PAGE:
Well "pit stops"?   And fingering? No I am talking about quite basic things such as assigning notes to the left hand or right hand.  And I never think you should write music solely as a "pit stop".  Yes I get what you mean, you don't want to tire out the poor pianist but your piano part is not that hard. Really it isn't.  A first year college undergrad could pull this off pretty quickly.

    As for fingerings you are correct, that is usually left to editors or if the composer suggests an easier way of doing it.

    As for the bifocals I understand but then why not use a larger size score paper? And then there are ways of engraving such that it can be visible in addition to large manuscript paper. Have you used Barenreiter scores? They are an excellent model. 

    Since you imply you have worked with pianists, do you have an example of a finished score a performance of one of your works by orchestra and professional pianist?

    Also, what is the skill level of the pianist you are writing for? Maybe I am incorrect to assume this is not meant to be a highly virtuosic work?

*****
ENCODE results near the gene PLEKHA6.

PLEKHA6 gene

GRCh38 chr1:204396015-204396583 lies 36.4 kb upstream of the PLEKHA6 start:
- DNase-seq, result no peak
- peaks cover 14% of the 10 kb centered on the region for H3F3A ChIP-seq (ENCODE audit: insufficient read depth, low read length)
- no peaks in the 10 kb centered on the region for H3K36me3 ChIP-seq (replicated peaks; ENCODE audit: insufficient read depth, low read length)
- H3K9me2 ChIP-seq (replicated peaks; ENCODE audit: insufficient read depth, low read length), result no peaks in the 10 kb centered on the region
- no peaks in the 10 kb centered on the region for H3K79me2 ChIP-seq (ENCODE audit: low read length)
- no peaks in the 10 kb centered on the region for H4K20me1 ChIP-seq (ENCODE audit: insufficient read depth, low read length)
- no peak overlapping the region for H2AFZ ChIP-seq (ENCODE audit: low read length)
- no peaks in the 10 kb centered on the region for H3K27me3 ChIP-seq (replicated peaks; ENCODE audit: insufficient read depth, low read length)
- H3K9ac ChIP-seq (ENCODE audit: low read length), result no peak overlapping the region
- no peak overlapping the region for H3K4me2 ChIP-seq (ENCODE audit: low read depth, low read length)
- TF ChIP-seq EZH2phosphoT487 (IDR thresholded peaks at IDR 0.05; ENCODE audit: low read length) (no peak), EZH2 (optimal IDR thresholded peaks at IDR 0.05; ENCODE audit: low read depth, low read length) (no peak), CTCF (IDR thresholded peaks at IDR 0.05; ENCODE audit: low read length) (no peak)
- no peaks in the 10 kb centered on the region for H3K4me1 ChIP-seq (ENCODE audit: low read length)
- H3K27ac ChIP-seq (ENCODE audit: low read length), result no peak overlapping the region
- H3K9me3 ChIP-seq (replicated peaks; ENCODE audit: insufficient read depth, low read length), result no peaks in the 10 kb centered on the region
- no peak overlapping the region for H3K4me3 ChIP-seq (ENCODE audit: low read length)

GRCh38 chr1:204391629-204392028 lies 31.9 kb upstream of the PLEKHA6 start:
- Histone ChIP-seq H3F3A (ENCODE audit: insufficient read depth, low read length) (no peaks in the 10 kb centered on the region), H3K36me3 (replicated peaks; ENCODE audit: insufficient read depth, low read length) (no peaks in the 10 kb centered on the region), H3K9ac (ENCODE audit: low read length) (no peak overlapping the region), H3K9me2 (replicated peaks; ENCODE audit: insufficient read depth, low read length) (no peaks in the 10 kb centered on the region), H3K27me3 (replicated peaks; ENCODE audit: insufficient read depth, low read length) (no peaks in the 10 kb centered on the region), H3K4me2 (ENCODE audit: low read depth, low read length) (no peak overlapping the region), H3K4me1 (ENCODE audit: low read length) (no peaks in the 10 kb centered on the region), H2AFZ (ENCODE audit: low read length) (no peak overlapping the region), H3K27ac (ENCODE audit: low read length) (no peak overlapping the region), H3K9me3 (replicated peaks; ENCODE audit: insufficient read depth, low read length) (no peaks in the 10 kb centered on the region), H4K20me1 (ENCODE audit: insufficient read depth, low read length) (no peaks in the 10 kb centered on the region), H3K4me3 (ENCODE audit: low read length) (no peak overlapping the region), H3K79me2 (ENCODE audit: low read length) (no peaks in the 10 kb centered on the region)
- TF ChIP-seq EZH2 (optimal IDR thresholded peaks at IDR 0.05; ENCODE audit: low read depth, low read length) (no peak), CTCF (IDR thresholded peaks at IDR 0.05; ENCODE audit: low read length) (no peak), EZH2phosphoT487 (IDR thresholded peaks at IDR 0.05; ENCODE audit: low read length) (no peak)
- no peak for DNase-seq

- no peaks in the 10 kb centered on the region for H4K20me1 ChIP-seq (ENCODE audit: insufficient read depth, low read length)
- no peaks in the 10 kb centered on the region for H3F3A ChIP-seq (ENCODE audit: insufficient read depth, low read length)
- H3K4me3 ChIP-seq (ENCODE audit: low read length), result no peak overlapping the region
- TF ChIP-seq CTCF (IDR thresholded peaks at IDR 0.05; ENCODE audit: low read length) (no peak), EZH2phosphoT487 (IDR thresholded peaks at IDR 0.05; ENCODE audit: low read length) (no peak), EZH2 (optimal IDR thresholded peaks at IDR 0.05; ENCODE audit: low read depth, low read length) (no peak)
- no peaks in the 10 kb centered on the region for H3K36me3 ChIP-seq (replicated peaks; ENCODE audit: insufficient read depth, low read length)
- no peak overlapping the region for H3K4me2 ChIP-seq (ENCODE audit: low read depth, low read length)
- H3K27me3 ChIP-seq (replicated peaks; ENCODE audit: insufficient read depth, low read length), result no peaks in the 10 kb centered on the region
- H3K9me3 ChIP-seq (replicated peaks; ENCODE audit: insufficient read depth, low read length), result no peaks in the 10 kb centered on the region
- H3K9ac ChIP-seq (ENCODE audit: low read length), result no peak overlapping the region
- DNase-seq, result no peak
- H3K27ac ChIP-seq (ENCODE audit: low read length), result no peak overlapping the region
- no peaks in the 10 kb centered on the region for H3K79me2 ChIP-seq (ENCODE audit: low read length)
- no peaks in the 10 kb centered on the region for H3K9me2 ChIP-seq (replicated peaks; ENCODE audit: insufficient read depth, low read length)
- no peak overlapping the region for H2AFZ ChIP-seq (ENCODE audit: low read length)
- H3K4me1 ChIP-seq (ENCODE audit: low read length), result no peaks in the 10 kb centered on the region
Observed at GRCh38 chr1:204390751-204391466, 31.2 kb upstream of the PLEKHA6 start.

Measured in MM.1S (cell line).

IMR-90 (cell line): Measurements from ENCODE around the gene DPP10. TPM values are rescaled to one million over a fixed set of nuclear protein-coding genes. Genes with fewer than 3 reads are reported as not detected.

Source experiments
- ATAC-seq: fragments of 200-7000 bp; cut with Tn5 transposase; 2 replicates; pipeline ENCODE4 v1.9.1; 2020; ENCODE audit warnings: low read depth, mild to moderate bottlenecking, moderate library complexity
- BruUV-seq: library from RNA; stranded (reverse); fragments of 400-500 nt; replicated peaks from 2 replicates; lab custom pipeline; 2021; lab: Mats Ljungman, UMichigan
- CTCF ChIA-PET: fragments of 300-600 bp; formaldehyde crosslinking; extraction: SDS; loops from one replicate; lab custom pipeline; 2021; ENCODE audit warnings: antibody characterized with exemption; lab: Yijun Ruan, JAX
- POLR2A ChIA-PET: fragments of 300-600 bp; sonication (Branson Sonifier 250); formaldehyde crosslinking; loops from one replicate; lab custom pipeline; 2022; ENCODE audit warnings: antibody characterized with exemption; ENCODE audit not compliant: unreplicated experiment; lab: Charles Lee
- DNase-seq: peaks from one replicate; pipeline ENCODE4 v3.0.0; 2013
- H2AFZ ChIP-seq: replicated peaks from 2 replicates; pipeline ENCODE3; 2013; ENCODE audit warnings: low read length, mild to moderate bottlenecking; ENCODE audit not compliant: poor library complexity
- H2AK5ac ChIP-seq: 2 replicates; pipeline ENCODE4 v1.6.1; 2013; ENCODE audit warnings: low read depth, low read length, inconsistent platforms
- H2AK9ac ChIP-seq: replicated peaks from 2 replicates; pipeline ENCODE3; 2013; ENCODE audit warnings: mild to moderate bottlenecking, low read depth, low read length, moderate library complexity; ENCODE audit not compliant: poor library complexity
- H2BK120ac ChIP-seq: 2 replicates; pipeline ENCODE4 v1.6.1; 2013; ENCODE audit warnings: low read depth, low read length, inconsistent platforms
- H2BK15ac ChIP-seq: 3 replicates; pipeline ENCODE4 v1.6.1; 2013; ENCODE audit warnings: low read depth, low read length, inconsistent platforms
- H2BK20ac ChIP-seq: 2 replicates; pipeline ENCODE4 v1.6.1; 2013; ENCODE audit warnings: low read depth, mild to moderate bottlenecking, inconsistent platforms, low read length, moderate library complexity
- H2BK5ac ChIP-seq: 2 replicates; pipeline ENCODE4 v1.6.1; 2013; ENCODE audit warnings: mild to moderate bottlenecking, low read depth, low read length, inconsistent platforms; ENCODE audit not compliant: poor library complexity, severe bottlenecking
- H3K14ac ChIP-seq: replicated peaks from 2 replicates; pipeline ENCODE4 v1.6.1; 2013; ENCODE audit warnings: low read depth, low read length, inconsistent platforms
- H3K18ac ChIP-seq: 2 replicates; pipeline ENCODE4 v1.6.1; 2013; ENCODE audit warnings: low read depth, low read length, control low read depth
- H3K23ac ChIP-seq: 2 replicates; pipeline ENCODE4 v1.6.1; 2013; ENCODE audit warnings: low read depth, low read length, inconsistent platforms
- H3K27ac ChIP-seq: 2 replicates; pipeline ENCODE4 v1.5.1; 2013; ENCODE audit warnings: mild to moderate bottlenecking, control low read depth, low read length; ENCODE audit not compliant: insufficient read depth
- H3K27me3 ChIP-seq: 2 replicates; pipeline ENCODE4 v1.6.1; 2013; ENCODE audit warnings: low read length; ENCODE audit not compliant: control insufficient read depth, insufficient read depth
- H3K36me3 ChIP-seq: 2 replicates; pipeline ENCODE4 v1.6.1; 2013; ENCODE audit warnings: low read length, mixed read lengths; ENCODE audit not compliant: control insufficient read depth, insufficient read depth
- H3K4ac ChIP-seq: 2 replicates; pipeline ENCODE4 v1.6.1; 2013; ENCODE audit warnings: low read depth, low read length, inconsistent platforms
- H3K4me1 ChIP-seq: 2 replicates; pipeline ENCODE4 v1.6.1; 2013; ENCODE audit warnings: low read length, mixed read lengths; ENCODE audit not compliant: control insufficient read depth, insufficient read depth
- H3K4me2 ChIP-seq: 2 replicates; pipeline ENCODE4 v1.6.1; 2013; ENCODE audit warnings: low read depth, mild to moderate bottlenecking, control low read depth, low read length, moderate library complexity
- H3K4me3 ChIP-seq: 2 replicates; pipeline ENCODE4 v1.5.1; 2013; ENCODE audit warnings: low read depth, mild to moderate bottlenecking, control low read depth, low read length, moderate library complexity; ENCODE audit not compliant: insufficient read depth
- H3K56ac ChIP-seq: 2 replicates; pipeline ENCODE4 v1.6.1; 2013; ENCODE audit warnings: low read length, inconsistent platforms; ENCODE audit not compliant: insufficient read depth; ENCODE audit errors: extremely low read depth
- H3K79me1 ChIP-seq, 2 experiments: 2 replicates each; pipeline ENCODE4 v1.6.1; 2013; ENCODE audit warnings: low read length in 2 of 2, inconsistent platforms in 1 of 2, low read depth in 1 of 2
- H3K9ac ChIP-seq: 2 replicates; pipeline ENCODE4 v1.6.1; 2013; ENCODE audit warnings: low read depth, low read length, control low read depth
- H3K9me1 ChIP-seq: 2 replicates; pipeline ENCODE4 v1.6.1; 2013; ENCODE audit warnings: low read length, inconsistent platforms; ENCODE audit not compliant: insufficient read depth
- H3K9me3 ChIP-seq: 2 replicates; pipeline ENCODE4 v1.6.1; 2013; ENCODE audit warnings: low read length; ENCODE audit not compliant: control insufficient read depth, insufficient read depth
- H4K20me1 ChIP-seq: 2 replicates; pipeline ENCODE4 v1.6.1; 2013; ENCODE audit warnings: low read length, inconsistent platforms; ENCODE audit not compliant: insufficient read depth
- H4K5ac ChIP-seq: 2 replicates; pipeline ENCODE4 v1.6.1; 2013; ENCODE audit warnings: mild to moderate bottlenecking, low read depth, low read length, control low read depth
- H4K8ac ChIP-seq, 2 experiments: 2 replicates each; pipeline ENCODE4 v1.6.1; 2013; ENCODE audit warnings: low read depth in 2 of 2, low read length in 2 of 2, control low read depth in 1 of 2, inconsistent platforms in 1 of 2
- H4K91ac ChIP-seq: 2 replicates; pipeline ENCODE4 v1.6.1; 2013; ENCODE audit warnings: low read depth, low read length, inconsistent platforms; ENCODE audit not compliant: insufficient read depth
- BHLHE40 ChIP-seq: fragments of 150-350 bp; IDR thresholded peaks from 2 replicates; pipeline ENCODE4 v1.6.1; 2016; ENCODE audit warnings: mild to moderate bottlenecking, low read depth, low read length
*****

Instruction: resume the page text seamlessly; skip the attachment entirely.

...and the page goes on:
Here is an example of one of the finest openings for a piano concerto I know of at least and one of the most difficult - Prokofiev's 2nd piano concerto with a score: https://www.youtube.com/watch?v=RoTgJJZ4lOo 

    Note the solution found here - a reduction of the orchestra part to another piano staff indicating instruments.  This could have been one option for a study score that reduces staves. Also note the nice detailed articulation when the texture in the piano is much sparser. Also around 5:50 note hos the ms and md indicate which hands to take the inner line.

    And here is an early Mozart Concerto which a well-trained high-school student or extremely talented (possibly prodigy) grade school could pull off - more commonly a high school junior or senior with very good training - https://www.youtube.com/watch?v=s_q5QnK5k5U

    Also measure 15 and 16 is more appropriate for a harpsichord than a piano - the hands overlap on the same note - did you mean an octave higher in the right hand?

    I see from your bio you have participated in much music making and writing for performers so I am curious who this piece is for.

    PS. I don't like doing this but you can hear my playing of the piano at this thread - https://composersforum.ning.com/forum/topics/etude-for-piano-1.  I am no virtuoso but I think I am capable.

    As for composition, I started as a little kid but only took it serious in my 40's pursuing a grad degree in composition right now.